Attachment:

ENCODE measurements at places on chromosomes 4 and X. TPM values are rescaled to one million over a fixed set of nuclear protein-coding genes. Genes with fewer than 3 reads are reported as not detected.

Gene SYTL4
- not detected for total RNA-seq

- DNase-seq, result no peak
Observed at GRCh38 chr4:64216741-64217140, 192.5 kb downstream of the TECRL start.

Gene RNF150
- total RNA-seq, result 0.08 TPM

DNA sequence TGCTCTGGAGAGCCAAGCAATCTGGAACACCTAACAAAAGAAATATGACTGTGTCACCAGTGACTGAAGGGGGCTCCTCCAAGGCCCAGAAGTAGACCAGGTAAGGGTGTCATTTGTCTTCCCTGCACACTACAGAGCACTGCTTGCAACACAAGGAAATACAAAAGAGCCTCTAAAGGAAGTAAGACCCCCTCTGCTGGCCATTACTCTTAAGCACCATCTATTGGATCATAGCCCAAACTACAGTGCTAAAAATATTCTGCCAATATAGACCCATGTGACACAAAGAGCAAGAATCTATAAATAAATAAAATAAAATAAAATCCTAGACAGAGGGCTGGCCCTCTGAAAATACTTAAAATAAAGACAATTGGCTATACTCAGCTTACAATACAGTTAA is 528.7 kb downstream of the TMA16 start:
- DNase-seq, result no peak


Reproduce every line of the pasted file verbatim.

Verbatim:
ENCODE measurements at places on chromosomes 4 and X. TPM values are rescaled to one million over a fixed set of nuclear protein-coding genes. Genes with fewer than 3 reads are reported as not detected.

Gene SYTL4
- not detected for total RNA-seq

- DNase-seq, result no peak
Observed at GRCh38 chr4:64216741-64217140, 192.5 kb downstream of the TECRL start.

Gene RNF150
- total RNA-seq, result 0.08 TPM

DNA sequence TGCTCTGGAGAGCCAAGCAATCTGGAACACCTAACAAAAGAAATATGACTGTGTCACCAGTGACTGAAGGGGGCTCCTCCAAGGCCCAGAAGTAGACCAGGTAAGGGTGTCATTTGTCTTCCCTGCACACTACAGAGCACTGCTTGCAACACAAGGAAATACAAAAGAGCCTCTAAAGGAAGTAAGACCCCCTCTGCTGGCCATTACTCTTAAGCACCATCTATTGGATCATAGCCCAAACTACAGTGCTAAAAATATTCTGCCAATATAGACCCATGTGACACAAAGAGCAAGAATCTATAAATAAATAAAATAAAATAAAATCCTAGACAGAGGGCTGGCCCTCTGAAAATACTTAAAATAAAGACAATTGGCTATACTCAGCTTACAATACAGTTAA is 528.7 kb downstream of the TMA16 start:
- DNase-seq, result no peak